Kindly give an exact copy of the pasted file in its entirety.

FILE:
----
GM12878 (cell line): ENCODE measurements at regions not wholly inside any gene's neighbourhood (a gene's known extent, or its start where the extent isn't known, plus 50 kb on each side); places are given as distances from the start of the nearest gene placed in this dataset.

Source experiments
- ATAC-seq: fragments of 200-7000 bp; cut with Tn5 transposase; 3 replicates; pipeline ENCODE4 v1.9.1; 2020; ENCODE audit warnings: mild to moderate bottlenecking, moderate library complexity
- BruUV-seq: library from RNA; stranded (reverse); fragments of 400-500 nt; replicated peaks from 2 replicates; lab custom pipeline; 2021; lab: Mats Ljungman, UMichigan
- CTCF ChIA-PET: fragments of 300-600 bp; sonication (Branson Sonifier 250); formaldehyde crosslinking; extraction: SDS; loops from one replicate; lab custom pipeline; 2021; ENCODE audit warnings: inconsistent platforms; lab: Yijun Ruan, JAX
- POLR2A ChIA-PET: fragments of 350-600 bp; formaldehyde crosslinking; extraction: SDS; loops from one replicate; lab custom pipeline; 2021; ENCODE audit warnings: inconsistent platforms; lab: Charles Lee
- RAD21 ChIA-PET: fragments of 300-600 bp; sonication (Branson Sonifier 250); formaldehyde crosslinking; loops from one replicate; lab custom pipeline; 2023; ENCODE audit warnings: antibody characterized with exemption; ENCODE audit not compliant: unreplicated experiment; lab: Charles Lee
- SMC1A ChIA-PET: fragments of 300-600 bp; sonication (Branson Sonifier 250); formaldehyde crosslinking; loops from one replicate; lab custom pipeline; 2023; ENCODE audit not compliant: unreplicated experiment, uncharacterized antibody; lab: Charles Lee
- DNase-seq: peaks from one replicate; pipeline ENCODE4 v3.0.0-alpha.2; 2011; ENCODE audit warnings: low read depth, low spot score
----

GM12878 (cell line): ENCODE measurements at regions not wholly inside any gene's neighbourhood (a gene's known extent, or its start where the extent isn't known, plus 50 kb on each side); places are given as distances from the start of the nearest gene placed in this dataset.

Source experiments
- ATAC-seq: fragments of 200-7000 bp; cut with Tn5 transposase; 3 replicates; pipeline ENCODE4 v1.9.1; 2020; ENCODE audit warnings: mild to moderate bottlenecking, moderate library complexity
- BruUV-seq: library from RNA; stranded (reverse); fragments of 400-500 nt; replicated peaks from 2 replicates; lab custom pipeline; 2021; lab: Mats Ljungman, UMichigan
- CTCF ChIA-PET: fragments of 300-600 bp; sonication (Branson Sonifier 250); formaldehyde crosslinking; extraction: SDS; loops from one replicate; lab custom pipeline; 2021; ENCODE audit warnings: inconsistent platforms; lab: Yijun Ruan, JAX
- POLR2A ChIA-PET: fragments of 350-600 bp; formaldehyde crosslinking; extraction: SDS; loops from one replicate; lab custom pipeline; 2021; ENCODE audit warnings: inconsistent platforms; lab: Charles Lee
- RAD21 ChIA-PET: fragments of 300-600 bp; sonication (Branson Sonifier 250); formaldehyde crosslinking; loops from one replicate; lab custom pipeline; 2023; ENCODE audit warnings: antibody characterized with exemption; ENCODE audit not compliant: unreplicated experiment; lab: Charles Lee
- SMC1A ChIA-PET: fragments of 300-600 bp; sonication (Branson Sonifier 250); formaldehyde crosslinking; loops from one replicate; lab custom pipeline; 2023; ENCODE audit not compliant: unreplicated experiment, uncharacterized antibody; lab: Charles Lee
- DNase-seq: peaks from one replicate; pipeline ENCODE4 v3.0.0-alpha.2; 2011; ENCODE audit warnings: low read depth, low spot score